Create ripple effects with PixiJS

Create ripple effects

There are a lot of interesting effects that can be added to a page to increase engagement, but it is important to pick effects that combine well with the overall aesthetic of a site (nail the aesthetic of your site with a brilliant website builder tool). Here we demonstrate how to introduce displacement ripples with JavaScript. Check out MustafaCelik for a great example of the effect in action.

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1. Create ripples

In order to create ripple effects PixiJS will be used since this provides simple displacement effects. Here the JavaScript code sets up the variables needed and loads the images to create the effect. Once the images are loaded the ‘setup’ function is called.

var app = new PIXI.Application(window.innerWidth, window.innerHeight);
app.stage.interactive = true;
var posX, displacementSprite, displacementFilter, bg, vx;
var container = new PIXI.Container();

2. Create the displacement

In the ‘setup’ function the displacement sprite is created that will create the ripple effect and this is added to a displacement filter. It’s then set to move its anchor point to the centre of the image and positioned on the screen.

function setup() {
  posX = app.renderer.width / 2;
  displacementSprite = new PIXI.Sprite(PIXI.loader.resources[“img/ripple.png”].texture);
  displacementFilter = new PIXI.filters.DisplacementFilter(displacementSprite);
  displacementSprite.x = app.renderer.width 
/ 2;
  displacementSprite.y = app.renderer.height 
/ 2;
  vx = displacementSprite.x;

3. Finish the setup

To finish off the ‘setup’ function, the displacement filter scale is set and the background positioned. Notice the scale is ‘0’ for the displacement, that’s because it will be set to a height as soon as the mouse moves.

  container.filters = [displacementFilter];
  displacementFilter.scale.x = 0;
  displacementFilter.scale.y = 0;
  bg = new PIXI.Sprite(PIXI.loader.resources[“img/bg.jpg”].texture);
  bg.width = app.renderer.width;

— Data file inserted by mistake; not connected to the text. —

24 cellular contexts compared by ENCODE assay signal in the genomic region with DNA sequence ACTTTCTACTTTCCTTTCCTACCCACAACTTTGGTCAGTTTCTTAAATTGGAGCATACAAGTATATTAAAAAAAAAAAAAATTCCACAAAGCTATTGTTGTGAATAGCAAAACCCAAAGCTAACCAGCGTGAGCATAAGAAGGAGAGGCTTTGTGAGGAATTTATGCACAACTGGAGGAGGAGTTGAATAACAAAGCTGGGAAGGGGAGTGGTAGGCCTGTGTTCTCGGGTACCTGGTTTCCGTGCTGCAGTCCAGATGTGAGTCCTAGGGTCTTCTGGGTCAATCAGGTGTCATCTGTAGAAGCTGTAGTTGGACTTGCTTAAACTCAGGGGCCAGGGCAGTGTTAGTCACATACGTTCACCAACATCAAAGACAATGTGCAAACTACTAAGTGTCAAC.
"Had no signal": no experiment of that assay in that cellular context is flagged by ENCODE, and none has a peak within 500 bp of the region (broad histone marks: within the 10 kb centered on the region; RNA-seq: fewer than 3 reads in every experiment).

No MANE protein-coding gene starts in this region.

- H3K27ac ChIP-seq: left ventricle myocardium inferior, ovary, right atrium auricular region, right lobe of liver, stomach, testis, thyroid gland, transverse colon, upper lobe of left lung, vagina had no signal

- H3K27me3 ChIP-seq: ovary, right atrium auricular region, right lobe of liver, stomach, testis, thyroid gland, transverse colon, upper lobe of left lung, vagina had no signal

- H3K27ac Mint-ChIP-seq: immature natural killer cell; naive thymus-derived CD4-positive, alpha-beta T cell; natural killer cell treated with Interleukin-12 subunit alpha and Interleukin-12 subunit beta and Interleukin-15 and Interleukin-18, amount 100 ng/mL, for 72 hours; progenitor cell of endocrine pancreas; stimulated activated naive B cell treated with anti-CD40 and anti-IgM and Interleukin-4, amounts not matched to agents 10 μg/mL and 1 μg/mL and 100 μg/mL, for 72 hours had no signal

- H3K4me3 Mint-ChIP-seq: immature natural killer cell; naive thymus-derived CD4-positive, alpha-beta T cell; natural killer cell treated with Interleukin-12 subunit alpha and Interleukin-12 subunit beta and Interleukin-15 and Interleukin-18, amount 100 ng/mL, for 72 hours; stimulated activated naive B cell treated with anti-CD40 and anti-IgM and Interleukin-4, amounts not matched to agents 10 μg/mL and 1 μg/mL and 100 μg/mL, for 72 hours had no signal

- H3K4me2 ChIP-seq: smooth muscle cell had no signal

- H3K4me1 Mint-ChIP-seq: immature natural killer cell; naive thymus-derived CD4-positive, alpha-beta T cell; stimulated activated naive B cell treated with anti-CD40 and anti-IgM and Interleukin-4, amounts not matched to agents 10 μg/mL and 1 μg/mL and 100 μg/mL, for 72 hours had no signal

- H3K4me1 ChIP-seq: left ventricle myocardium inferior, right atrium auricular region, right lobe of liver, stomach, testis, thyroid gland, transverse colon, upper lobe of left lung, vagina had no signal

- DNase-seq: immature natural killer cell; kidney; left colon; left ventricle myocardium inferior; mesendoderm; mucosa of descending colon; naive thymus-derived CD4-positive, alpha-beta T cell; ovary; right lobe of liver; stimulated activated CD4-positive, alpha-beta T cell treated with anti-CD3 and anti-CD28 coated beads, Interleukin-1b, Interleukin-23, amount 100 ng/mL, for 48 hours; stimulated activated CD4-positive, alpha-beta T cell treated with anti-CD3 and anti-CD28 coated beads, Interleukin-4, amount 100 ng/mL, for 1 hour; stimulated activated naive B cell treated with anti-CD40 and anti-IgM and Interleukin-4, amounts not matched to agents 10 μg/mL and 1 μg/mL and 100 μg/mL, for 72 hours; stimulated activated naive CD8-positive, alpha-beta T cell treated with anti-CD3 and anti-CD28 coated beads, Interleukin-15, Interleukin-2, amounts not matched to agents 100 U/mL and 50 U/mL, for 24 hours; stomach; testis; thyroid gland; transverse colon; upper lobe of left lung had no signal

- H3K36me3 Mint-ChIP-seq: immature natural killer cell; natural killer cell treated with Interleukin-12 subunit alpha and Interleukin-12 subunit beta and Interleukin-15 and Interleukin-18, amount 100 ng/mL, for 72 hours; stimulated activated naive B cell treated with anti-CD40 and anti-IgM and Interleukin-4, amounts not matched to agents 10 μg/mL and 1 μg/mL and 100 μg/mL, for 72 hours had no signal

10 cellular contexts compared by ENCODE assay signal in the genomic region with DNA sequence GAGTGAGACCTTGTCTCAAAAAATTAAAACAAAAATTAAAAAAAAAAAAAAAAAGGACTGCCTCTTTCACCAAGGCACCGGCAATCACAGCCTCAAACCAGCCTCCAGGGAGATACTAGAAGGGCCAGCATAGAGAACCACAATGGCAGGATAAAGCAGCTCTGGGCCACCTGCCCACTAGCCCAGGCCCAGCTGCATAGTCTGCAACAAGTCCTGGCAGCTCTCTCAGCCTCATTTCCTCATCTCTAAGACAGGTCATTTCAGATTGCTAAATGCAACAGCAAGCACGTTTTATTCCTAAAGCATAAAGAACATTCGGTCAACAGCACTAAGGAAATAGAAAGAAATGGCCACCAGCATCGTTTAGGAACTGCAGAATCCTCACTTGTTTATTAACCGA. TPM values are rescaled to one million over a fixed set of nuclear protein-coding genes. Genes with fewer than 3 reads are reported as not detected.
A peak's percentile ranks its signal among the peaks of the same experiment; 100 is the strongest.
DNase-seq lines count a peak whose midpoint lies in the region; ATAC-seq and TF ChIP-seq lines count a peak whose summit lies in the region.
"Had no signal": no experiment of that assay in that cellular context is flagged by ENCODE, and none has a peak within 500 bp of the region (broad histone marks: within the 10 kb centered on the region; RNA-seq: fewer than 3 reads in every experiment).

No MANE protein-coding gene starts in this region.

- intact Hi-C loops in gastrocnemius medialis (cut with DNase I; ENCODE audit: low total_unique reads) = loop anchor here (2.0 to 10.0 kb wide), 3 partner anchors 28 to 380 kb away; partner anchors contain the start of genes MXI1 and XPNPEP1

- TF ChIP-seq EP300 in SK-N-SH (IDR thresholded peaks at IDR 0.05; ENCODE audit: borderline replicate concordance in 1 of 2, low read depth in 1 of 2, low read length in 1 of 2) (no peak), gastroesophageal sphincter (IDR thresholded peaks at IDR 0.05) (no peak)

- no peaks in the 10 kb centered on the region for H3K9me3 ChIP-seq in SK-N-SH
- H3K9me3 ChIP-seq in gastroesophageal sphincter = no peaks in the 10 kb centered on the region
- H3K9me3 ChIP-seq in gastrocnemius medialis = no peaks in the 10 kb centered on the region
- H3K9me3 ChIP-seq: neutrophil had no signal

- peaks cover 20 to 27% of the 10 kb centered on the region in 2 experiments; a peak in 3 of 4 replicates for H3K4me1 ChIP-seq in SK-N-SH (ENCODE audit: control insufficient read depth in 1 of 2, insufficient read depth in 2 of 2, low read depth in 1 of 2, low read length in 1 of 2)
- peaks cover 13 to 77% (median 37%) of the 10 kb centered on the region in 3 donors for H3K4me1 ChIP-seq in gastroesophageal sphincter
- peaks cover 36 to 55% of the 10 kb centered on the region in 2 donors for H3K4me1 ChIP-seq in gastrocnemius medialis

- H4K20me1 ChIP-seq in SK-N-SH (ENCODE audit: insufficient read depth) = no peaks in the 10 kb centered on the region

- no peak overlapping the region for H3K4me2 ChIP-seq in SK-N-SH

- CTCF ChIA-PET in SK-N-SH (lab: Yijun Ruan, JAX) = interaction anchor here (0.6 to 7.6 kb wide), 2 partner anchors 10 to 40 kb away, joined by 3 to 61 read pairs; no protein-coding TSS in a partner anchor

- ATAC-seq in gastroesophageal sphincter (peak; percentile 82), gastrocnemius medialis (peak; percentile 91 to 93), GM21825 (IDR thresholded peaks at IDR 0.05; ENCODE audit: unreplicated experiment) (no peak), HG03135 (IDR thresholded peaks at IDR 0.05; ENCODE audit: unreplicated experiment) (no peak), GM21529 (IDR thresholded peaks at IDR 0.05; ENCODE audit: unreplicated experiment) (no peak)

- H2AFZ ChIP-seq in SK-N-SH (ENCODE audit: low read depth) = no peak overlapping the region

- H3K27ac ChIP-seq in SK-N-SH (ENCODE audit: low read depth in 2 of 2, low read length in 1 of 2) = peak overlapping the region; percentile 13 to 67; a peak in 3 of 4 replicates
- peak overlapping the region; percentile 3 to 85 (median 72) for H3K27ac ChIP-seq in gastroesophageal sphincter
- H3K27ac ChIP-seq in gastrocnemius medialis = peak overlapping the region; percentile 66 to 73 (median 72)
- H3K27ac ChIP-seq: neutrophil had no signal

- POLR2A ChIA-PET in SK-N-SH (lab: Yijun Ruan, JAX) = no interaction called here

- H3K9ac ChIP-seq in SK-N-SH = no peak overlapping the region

bg.height = app.renderer.height;
  app.stage.on(‘mousemove’, onPointerMove).on(‘touchmove’, onPointerMove);

4. Get the mouse

The next code just grabs the position of the mouse on the x-axis whenever the mouse moves. This will be used to trigger the amount of ripple displacement effect when the user moves their mouse. More movement will make the ripple bigger.

function onPointerMove(eventData) {
  posX =;

5. Make it move

The ‘loop’ function continually updates the screen. A velocity for the x-axis is worked out using the position of the mouse and the ripple. This is then mapped onto the filter to give a value between 0 and 120.

function loop() {
  vx += (posX - displacementSprite.x) * 0.045;
  displacementSprite.x = vx;
  var disp = Math.floor(posX - displacementSprite.x);
  if (disp < 0) disp = -disp;
  var fs = map(disp, 0, 500, 0, 120);
  disp = map(disp, 0, 500, 0.1, 0.6);

6. Finish the code

At the end of the ‘loop’ function the sprite is scaled to the amount of displacement and filter scaled to the amount of depth it should have. Finally, the map function is declared that maps value ranges to new values.

  displacementSprite.scale.x = disp;
  displacementFilter.scale.x = fs;
 map = function(n, start1, stop1, start2, stop2) {
  var newval = (n - start1) / (stop1 - start1) * (stop2 - start2) + start2;
  return newval;

Find the full code for this tutorial on FileSilo.

This article originally appeared in Web Designer magazine. Subscribe here.

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Mark Shufflebottom

Mark is a Professor of Interaction Design at Sheridan College of Advanced Learning near Toronto, Canada. Highlights from Mark's extensive industry practice include a top four (worldwide) downloaded game for the UK launch of the iPhone in December 2007. Mark created the title sequence for the BBC’s coverage of the African Cup of Nations. He has also exhibited an interactive art installation 'Tracier' at the Kube Gallery and has created numerous websites, apps, games and motion graphics work.